Google has today announced an updated statement regarding the News Media Bargaining Code, ahead of the final review of the new code Law in front of a Senate Committee. Google Australia’s head, Mel Silva, is doubling down on the code’s potential to change how free search engines such as Google, and the open internet function will function going ahead, should the new bargaining code come into law.

In the statement, Silva states that “If the Code became law today, it would break the way Google Search works undermining the benefits of the internet for millions of Australians, from small business owners across the country, to literally anyone trying to find information online.”

Silva further states that search engines such as Google, alongside the internet as a whole, are built on the ability to link someone to a website for free, with most businesses welcome the fact that people can find them in search results — and if they don’t, they can choose not to be found. It takes a few clicks to opt-out.

However, the code will effectively throw this system out overnight, forcing Google to pay “selected publishers” for those links. Not for the article itself: just for the link that pops up in your results, and the brief description underneath it.

Silva does point out that with this law, it basically forces Google to instead, going forward, force it to pay to provide links for the first time in its history, which they believe is a slippery slope.

With this new code, Google believes it will dismantle a free and open service that’s been built to serve everyone, and replace it with one where links come at a price, and where the Government would give a handful of news businesses an advantage over everybody else.

Google has stated that as part of its submission, that it is proposing to reach deals to pay publishers through Google News Showcase, a program that they have stated will invest AU$1.3 billion in globally over the next three years to help news businesses publish and promote their stories online—paying for their editorial expertise and beyond-the-paywall access to their journalism, rather than for links.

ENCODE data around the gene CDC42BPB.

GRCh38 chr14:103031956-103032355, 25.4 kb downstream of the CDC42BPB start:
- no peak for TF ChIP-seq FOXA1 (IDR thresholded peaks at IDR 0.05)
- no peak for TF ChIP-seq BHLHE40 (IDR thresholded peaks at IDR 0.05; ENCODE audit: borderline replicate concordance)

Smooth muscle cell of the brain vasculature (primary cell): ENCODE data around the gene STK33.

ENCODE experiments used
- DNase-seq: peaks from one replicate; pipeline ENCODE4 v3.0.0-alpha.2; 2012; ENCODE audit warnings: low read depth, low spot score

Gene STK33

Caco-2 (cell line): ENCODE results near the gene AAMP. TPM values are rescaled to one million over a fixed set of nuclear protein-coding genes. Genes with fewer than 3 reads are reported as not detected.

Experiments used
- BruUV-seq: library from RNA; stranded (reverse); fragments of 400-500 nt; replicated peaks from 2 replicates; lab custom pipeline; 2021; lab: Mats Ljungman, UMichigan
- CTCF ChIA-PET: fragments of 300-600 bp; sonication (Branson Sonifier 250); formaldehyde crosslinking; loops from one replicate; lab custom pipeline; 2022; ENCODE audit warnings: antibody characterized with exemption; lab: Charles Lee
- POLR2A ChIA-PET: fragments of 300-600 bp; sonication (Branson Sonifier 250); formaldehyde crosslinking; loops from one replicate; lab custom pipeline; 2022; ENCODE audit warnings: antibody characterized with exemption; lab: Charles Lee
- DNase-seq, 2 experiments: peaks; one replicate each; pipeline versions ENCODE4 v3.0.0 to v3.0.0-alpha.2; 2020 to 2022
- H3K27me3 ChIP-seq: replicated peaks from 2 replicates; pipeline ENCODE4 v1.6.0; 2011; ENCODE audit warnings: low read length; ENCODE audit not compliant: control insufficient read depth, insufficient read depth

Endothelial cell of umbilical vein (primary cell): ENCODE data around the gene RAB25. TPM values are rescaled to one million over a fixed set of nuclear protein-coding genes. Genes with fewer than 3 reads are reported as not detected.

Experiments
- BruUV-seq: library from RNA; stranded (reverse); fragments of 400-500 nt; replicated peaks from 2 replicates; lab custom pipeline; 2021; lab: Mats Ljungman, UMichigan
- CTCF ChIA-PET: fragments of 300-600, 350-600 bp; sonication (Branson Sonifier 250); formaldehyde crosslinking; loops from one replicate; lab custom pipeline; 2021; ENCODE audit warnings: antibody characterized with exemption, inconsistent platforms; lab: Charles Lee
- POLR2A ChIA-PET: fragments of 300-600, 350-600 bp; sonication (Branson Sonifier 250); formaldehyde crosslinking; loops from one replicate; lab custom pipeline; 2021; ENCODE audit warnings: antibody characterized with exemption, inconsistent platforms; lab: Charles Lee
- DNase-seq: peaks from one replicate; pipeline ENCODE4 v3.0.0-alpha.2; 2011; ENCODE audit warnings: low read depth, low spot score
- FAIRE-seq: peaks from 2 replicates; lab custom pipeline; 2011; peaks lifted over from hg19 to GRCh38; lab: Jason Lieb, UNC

It points out that with Google News Showcase, it has doubled the number of publications that are part of the program globally to more than 400 news organisations which include some Australian news websites and providers.

Google Australia believe that its News Showcase is the right solution for negotiating payments to publishers under the Code, as it believes it offers a fair and practical way forward, meets the original goals of the law, and helps secure a strong future for Australian news.

We have previously come out against the News Media Bargaining Code, and still have significant reservations about the path that the code is taking. It is selective in its application, favours large incumbent media giants, provides unreasonable access to these companies to changes in the search algorithm and fundamentally goes against the principles of a free and open internet.

While we are never going to defend Facebook, and have our own issue with Google’s reach and scope, this is not the solution. A fair code would apply to everyone who legitimately covers news in Australia, wouldn’t give special access just to media to how search works and when it’s changing, and would be based on a mutual value model. The Australian code does not of this.

If anyone would like to make a submission to the final review can do so via the Parliamentary of Australia website here. Submissions are due by 18th January 2021.

You can read Google’s full statement here.

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Nigel
Nigel
16 days ago

I hope google makes a stand on this. I personally would very rarely go to a newspaper website, but i will regularly throughout the day click on links from google/facebook/twitter. google is the one driving people to the news websites, not the other way round. If google/facebook just came out and said fine, if you want us to pay to show your headlines and snippets in our search, then we just wont show them, then the news medias revenue would plumet even more. the whole thing is just Rupert murdoch trying to get the goverment to prop up its dying… Read more »

Richard Maclean
Richard Maclean
17 days ago

Shock, horror! Google has to pay for new taken off other organisations, instead of stealing it! What a “slippery slope” having to pay for what is not yours. Google… an original robber baron, now trying Trump bullying tactics along with tried and tested Trump lying actions to continue stealing what is not its property. I see elsewhere that Google is upset because Apple is restricting its stealthy stealing of people’s information. It is good to see Australia, the E. U. and others beginning to restrict this evil company. It is sad to see that ausdroid dies so much on Google… Read more »

Christo
Christo
17 days ago

Remember those “you wouldn’t steal a car” ads and how Hollywood were trying to stop people downloading movies from the internet? Well, now there are easy ways for consumers to get access to licensed content online by streaming on Netflix and Stan and what have you. The movie industry lobbied to have laws made to make this eco-system work. They wanted to get paid for the content they were producing. In a similar way, the news industry had gone through a digital revolution. But the news industry were blindsided by Google as they thought Google was a search engine and… Read more »

Chris Rowland
Chris
Reply to  Christo
16 days ago

“The News industry didn’t realise until it was too late that no one was visiting their sites because they were reading the news on Google’s site.”

Except, you know, that’s not how Google News works.

You see a headline and a snippet on their website. If you want to read it, you read it on the origin site.